February 11, 2019

GENESIS 24-27    


Focus Verses For Today: Genesis 25:34 and Genesis 26:34-35


Take a few moments to pray for God to give you understanding of today’s journey, the journey though Genesis 24-27.  Now read chapters 24-27 of Genesis listening for God to speak to you through these verses.  


Chapter 24 of Genesis finds Abraham a very old man and wanting a wife for his son Issac.  It was very important for Issac to marry a woman born a Jew and untouched by another man.  Abraham sends his senior servant to find such a woman: her name is Rebekah.  She was the daughter of Bethuel and sister of Laban: relatives of Abraham.


Chapter 25 shares the death of Abraham.  The chapter tells that Ishmael and Issac came together to bury their father.  It tells of the birth of Esau and Jacob.  It tells of Esau selling his birthright to his brother, Jacob, for a bowl of red lentil stew.  Please tuck this transaction in your memory for further consideration shortly.  


Chapter 26 tells of Issac establishing himself in the eyes of those around him.  King Abimelek knew Issac’s God was special.  Abimelek hated Issac’s God.  Abimelek sought a treaty with Issac to protect his country from Issac’s God.  Abimelek knew that Issac’s God was powerful and he also knew Issac had a special relationship with his God.  You can have one too!  


Chapter 27 tells of Jacob, at his mother Rebekah’s insistence, deceiving a blind Issac into giving him, Jacob, his twin brother’s, Esau, blessing.  Issac wasn’t happy.  Esau wasn’t happy.  Esau threatened to kill Jacob after his father’s death.  So what is going on here?


Our focus verses for today are Genesis 25:34 and Genesis 26:34-35


Then Jacob gave Esau some bread and some lentil stew.  He ate and drank, and then got up and left.  So Esau despised his birthright.  (Genesis 25:34, NIV)


When Esau was forty years old, he married Judith daughter of Beeri the Hittite, and also Basemath daughter of Elon the Hittite.  35They were a source of grief to Isaac and Rebekah.  (Genesis 26:34-35, NIV)


In chapter 25 at verse 23, the Lord tells Rebekah that the older would serve the younger.  Esau would serve Jacob.  The problem with understanding God’s absolute authority is that most people don’t know how to stand back and let God show the way.  The question which must be considered is a simple one: Was Esau qualified to be the covenant bearer for God through Abraham’s lineage.  


When we consider the focus verses for today it is obvious that there is a problem with Esau being the protector of the covenant.  In the first focus verse he sells his birthright to his brother for a bowl of red lentil stew.  He gave up the position of leader of Abrahamic line when he sold his birthright for a bowl of lentil stew.  That is right, his birthright, for a bowl of lentil stew; a bowl of red lentil stew!  He was about to die, or so he claimed.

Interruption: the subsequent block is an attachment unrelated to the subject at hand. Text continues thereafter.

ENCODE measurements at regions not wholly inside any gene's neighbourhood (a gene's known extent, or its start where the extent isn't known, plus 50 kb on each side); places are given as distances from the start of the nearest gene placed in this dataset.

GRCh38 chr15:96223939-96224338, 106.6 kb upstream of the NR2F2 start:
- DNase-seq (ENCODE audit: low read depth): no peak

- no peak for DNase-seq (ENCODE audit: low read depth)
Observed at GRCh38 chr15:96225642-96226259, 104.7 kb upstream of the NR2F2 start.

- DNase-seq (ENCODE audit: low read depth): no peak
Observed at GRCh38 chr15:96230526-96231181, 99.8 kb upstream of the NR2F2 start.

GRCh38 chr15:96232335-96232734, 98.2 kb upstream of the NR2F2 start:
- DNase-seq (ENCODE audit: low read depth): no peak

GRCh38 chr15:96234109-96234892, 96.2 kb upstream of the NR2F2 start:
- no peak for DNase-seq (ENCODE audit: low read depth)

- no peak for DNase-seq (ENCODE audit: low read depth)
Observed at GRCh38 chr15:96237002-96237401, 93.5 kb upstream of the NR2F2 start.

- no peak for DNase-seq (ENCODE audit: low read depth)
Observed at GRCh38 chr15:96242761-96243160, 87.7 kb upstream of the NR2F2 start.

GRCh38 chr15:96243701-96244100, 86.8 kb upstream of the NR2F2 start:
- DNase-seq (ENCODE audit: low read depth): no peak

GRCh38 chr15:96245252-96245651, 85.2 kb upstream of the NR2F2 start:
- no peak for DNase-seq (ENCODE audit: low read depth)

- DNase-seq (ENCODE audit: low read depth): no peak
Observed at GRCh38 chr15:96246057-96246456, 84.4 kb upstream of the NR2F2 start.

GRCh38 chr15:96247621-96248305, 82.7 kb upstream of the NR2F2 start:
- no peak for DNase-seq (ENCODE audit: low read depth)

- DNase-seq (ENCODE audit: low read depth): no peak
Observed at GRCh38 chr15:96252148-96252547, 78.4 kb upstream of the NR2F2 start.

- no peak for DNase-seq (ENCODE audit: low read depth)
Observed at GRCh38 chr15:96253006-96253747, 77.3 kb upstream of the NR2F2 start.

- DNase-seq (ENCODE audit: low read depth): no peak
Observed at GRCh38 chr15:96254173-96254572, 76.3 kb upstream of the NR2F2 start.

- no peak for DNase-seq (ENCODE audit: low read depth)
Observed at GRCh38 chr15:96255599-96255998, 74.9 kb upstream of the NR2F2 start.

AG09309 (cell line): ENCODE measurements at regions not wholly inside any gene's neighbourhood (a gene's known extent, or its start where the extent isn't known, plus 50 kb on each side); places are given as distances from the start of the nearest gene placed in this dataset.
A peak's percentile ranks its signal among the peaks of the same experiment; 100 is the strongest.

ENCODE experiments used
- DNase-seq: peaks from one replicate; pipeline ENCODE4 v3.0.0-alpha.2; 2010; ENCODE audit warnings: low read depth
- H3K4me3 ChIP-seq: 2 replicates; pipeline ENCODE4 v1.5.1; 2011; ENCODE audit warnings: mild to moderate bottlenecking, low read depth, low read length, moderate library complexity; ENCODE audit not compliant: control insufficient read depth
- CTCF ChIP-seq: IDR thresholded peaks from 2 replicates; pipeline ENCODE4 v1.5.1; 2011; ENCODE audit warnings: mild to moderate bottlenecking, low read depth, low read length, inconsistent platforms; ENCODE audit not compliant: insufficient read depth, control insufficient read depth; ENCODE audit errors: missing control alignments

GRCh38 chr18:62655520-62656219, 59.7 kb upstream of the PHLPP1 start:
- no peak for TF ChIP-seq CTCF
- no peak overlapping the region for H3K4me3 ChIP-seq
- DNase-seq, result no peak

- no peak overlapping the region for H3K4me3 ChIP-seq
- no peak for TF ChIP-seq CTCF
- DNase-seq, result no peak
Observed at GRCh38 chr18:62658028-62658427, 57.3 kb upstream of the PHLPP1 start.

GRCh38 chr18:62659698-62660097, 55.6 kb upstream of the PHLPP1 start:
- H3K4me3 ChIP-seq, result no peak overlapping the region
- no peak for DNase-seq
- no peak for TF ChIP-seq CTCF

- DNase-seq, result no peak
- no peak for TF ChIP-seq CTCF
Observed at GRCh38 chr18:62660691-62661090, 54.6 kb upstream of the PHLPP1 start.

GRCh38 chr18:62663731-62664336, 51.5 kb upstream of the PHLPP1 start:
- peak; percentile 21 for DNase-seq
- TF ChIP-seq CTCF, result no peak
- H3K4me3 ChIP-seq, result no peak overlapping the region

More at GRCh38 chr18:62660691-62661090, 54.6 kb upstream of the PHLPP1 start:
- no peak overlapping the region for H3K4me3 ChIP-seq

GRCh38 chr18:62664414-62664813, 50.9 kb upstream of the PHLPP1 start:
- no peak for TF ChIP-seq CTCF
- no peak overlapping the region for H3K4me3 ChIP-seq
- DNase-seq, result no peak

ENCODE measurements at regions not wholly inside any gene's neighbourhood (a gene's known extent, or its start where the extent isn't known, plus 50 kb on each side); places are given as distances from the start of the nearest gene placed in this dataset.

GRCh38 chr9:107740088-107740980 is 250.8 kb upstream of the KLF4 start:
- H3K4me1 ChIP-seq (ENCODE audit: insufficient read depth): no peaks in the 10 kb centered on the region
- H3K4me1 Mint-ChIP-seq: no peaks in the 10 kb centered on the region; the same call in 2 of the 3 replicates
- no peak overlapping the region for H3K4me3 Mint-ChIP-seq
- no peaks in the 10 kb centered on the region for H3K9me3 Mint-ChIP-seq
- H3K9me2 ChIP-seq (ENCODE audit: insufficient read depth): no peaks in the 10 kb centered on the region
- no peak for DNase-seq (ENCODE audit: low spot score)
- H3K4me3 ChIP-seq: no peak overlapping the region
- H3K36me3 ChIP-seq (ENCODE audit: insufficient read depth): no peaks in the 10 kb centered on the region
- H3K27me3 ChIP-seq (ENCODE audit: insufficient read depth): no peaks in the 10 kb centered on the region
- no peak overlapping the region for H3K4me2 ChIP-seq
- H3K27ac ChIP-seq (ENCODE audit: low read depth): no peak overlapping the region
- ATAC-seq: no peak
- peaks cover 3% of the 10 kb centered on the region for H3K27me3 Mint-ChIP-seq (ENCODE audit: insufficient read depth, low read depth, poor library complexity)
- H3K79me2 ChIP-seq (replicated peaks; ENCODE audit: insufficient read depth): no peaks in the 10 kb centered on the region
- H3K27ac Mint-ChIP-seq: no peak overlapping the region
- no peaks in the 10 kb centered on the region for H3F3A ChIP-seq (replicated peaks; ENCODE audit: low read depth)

In the second focus verse, consider the fact that he had married two Hittite women.  This man, Esau, did not understand that he was to be father of a great nation, a great Jewish nation.   


Obviously, it is impossible to know what God’s plan was for Esau and Jacob other than what is revealed in the Bible.  It is clear that God intended for Jacob to lead Issac’s family after his death.  God tells Rebekah this before the two are born.  Jacob deceived and lied to Issac to claim Esau’s blessing.  Esau did not appreciate the importance, the true value, of his birthright selling it for a bowl of lentil, red lentil soup.  By marrying Hittite women, he showed that he did not respect God’s direction to all Jews to marry only Jewish women.  This shows, either obstinance to God’s commands, or genuine disinterest.  Neither qualities satisfied the requirements for the future leader of the house of Abraham (Issac).


Take out your journals if you are journaling.  Get yourself into to contemplation mode if you are a contemplator.  After God spoke to Rebekah in Genesis 25:23, she knew what God had in store for her sons.  There was nothing she could do to change the outcome God had promised.  God’s way undoubtedly would have been better.  Why do you think she had a Sarah moment (Hagar and Ishmael)?  Why didn’t she wait on the Lord?  Why did she encourage Jacob to deceive and lie to his father, Issac?  Beneath all this mystery most likely is Esau’s relationship with the Lord.  From what is revealed about Esau, his lack of respect for Jewish tradition which is based on the teaching of God, it would be safe to assume that it leaned toward indifference.  Jacob seemed to understand the importance of these same Jewish traditions, even if his actions express them in a way hard for us to understand.  What do you think?  Time to journal.  Time to contemplate.  Godspeace!


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